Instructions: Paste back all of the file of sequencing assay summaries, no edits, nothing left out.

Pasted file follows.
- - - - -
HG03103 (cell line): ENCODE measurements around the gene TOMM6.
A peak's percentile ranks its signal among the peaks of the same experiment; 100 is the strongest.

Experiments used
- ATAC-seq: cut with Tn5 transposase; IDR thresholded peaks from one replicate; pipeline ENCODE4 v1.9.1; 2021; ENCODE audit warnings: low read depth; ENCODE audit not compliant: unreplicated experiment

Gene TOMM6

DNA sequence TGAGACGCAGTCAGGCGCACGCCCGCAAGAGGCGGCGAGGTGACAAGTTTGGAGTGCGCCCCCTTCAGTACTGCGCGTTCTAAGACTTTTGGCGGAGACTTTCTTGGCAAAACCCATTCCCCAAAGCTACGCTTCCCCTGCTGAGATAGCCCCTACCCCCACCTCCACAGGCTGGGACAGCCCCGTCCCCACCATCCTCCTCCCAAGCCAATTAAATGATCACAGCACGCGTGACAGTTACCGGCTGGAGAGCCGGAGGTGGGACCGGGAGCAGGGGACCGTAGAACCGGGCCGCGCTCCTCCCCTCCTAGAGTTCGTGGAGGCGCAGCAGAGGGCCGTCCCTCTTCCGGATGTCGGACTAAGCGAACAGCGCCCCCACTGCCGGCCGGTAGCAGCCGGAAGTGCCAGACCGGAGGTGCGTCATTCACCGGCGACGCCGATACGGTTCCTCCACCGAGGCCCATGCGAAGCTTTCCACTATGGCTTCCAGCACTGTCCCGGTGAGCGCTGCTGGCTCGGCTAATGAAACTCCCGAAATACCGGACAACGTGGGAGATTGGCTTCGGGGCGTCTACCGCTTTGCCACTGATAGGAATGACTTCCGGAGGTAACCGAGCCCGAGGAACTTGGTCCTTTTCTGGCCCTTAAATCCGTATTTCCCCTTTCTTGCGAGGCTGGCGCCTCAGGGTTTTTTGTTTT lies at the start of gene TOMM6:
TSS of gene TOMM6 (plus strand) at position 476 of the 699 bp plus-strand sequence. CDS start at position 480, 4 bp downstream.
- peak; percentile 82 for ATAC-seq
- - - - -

HG03103 (cell line): ENCODE measurements around the gene TOMM6.
A peak's percentile ranks its signal among the peaks of the same experiment; 100 is the strongest.

Experiments used
- ATAC-seq: cut with Tn5 transposase; IDR thresholded peaks from one replicate; pipeline ENCODE4 v1.9.1; 2021; ENCODE audit warnings: low read depth; ENCODE audit not compliant: unreplicated experiment

Gene TOMM6

DNA sequence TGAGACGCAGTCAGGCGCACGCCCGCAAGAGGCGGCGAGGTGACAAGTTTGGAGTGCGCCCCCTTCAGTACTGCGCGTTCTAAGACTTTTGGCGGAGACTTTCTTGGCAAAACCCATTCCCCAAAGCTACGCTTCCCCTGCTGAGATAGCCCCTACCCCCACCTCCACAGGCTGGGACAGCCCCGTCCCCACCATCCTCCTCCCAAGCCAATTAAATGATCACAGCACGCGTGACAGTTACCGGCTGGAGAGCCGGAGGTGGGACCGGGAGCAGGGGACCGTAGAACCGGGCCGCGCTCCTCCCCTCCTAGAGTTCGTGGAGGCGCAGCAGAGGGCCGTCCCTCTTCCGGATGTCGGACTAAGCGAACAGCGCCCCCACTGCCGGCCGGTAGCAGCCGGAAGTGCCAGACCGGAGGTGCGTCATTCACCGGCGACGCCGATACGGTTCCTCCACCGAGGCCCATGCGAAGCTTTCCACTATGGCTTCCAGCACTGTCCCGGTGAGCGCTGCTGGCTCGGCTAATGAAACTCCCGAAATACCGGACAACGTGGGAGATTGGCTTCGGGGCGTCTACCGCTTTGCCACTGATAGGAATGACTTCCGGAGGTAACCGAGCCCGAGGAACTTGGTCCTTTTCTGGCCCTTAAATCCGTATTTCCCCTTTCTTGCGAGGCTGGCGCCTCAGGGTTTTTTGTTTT lies at the start of gene TOMM6:
TSS of gene TOMM6 (plus strand) at position 476 of the 699 bp plus-strand sequence. CDS start at position 480, 4 bp downstream.
- peak; percentile 82 for ATAC-seq